Everything you need to know about Vaginal Crohn's
But recently, I learned about another part of this: vaginal Crohn's. I'll be honest, it was something I hadn't really heard of before, but when one of my readers got in touch to share their experiences, I began to do some more research.
What is vaginal Crohn's?
Vaginal Crohn's or 'Crohn's disease of the vulva' is a (fortunately) rare complication of Crohn's disease. It comes under genital Crohn's, which can also occur in males (but it is said to be more common in females).
Vaginal Crohn's manifests itself in the following ways:
- Swellings of the labia which may be inflamed.
- Ulcers of the vulva. These may be deep or superficial
- Fistulas. Patients can develop rectovaginal fistulas (in which a connection develops between the rectum and vagina); symptoms of which include the passing of gas, stool or pus from the vagina area.
- Skin tags
- Bacterial Infections
- Painful Intercourse
- Painful Urination
How common is vaginal Crohn's?
Whilst vaginal Crohn's is not common, those with perianal disease might notice some crossover since a study found 81% of those with vaginal Crohn's had active perianal disease.1 Therefore, whilst all females should be aware of the symptoms, those with perianal disease, in particular, should pay close attention.
What is the treatment for vaginal Crohn's?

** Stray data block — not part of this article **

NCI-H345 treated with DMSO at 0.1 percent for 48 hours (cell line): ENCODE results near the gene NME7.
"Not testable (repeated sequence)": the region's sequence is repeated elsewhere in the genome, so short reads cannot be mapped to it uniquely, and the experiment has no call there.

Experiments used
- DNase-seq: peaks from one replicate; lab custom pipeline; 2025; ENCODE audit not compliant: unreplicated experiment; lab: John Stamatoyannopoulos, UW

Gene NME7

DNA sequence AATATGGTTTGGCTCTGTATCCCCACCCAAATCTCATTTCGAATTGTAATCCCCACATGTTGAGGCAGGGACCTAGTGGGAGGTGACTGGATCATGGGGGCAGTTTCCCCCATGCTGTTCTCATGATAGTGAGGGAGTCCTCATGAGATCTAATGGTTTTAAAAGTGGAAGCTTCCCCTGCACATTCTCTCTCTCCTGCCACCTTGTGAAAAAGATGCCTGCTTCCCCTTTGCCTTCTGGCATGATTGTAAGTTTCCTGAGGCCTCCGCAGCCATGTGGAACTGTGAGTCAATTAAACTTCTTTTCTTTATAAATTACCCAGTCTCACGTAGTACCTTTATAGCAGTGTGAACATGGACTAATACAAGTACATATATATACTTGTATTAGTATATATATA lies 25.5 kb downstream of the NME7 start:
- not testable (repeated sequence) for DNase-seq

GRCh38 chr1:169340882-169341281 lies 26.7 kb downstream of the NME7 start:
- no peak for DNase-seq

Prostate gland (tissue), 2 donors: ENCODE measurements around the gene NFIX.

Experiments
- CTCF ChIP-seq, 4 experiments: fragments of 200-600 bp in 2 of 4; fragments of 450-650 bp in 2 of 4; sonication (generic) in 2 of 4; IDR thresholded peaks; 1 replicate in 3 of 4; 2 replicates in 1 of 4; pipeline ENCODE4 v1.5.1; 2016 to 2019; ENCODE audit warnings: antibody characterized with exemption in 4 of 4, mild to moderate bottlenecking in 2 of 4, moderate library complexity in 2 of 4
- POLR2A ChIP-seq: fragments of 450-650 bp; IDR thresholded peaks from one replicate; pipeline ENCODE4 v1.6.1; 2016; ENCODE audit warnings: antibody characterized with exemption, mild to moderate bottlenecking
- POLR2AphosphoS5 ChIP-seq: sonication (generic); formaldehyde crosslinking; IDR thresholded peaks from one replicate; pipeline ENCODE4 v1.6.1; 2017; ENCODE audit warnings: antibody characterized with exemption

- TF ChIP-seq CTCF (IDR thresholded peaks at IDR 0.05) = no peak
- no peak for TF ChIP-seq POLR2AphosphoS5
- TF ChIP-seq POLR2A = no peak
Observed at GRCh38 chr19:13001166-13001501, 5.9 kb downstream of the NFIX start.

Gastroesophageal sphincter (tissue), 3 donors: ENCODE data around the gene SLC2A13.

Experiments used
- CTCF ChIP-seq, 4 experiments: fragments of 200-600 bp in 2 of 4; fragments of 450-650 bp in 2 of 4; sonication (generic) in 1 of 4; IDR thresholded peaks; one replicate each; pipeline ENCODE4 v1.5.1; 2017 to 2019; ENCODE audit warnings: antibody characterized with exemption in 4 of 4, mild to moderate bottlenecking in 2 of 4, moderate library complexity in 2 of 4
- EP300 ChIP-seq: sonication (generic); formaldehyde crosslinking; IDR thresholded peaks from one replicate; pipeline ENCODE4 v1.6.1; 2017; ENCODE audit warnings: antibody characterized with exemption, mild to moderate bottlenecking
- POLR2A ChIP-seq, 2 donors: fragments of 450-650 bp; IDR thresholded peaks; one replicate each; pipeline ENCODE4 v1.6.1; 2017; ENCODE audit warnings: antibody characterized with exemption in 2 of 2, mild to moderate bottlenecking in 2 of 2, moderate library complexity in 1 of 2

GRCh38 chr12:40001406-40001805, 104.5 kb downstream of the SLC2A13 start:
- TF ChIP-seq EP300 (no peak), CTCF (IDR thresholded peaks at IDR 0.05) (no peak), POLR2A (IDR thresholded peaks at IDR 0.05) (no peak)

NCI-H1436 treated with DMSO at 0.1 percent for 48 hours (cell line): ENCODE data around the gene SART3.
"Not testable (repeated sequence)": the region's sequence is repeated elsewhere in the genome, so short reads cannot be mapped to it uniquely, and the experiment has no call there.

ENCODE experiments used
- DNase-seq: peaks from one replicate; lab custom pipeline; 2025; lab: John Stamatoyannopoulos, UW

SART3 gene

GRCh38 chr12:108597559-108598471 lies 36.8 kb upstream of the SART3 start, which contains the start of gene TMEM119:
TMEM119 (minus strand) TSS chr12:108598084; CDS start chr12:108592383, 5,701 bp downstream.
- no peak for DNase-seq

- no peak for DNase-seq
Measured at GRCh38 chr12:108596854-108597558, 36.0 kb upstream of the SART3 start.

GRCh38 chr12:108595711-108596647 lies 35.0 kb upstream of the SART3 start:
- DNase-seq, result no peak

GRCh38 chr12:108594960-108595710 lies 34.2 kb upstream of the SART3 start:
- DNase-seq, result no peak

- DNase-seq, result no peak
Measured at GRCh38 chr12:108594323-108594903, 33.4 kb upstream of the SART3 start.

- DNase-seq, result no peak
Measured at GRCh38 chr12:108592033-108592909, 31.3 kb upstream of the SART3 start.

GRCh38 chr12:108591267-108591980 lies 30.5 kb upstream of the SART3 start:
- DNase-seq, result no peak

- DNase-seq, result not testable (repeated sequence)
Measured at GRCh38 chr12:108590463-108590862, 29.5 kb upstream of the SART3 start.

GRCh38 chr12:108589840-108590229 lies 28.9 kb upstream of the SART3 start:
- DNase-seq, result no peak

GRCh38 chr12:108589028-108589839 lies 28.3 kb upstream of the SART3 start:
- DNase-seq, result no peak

The way vaginal Crohn's is treated depends on the severity of the condition. Some patients might require surgery (for example a vulvectomy in extreme cases which can partially or fully remove the vulva) whilst others might require things like antibiotics and antifungal creams.
Standard medication to treat the gastro symptoms of Crohn's (such as steroids and biological drugs) have also been found to help heal vaginal Crohn's.1 Because the condition is so rare, treatment does seem to depend on the individual and isn't as standardised as other aspects of Crohn's.
What should I do if I suspect I have vaginal Crohn's?
The reason why I wanted to write this article is that many women don't necessarily connect our Crohn's disease with the rest of our bodies. You might well be seeing a separate gynecologist for your issues and not even think about mentioning these symptoms to your gastro team.
Firstly, don't panic-some of the above symptoms might not always indicate vaginal Crohn's. For example, a bacterial infection can be caused by many things; as can general soreness and pain when urinating/during intercourse.
Finding support for vaginal Crohn's
Whilst a gynecologist will still be your first point of call, it is well worth ensuring your medical team is connected and see this as a part of Crohn's.
Finally, don't be afraid to speak about it and seek support. Whilst vaginal Crohn's isn't common, there are people in the same boat as you; who can offer invaluable support.
What is your comfort level disclosing your IBD to your employer?